Like an automaton I made a pot of tea, poured two mugs and went back into the room.

He’s here now and he’s looking a bit brighter. Do you want to speak to him? Okay.” She held the phone to me as I put the teas down on the coffee table in front of the electric fire.


Chapter 11

The bar of the Sporting Chance was old fashioned in the best way. A coal fire burned cheerfully and bunches of customers sat on the bench seats or facing them across scarred but well polished tables. The choice of real ales with their curious names provided a focus for drinkers’ eyes when they looked at the bar. The stone walls were dotted with fading black and white photos of village scenes from the years between the world wars of the twentieth century and no other decoration. Brian Jones and Bill Faulkner were sitting together to the right of the bar in an alcove on the wrong side of the room to benefit from the fire’s warmth. This suited them as the corner was empty and they could speak freely without worrying that they would be overheard.

Has Dave called today?” asked the younger man putting his pint down before him.

No, not today but I’m not surprised. There’s lots to do when there’s a funeral to arrange. It’s good really as it fills your time and stops you getting maudlin. You can’t help thinking about whether things would have been different if you’d been better in some way. That’s how I was when I lost my Mam. But having so much to do pushes that stuff to one side. Good luck to him up there in Birmingham.”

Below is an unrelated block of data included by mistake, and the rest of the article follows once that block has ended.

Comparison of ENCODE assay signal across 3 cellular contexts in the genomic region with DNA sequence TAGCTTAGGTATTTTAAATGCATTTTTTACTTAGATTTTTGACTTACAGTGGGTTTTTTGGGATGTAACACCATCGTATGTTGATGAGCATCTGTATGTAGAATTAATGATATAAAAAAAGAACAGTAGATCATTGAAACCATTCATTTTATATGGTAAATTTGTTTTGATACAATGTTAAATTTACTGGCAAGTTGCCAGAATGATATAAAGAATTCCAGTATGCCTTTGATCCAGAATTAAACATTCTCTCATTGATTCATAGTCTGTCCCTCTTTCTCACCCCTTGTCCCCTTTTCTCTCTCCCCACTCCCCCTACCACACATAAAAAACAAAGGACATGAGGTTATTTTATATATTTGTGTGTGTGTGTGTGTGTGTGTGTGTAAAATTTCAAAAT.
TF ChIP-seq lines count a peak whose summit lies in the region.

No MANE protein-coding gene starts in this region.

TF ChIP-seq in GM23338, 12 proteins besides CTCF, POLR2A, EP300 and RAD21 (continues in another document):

I remember my Dadcu saying that guilt was a large part of bereavement even if there was nothing to be guilty about. I was only a teenager when Mamgu died and I had no idea what he was on about. I’ve seen it loads of times in the job of course. I wish the people who should feel guilty suffered some of the pain the innocent know about all too well.” There was silence for a moment as both men sampled their drinks. “Does he know what’s been happening here? Did he see the news conference?”

Every time I’ve spoken to him he’s wanted to know chapter and verse: one because he’s a copper and two because he’s a dad. He’s as puzzled as we are but he can also see that we’re been made to look like clowns. Talking of clowns are you still involved with Rudge and Savage?”

Come on, I’ve never been more involved than anyone else on the force. I’ve just been in the wrong place at the right time so to speak. I wouldn’t want to be them. This stuff is out of their league.”

What’s next then? More kiddies with their eyes cut out?”

For Christ’s sake Bill – how can you even say that?” Brian stood abruptly shaking the table and spilling beer across its surface.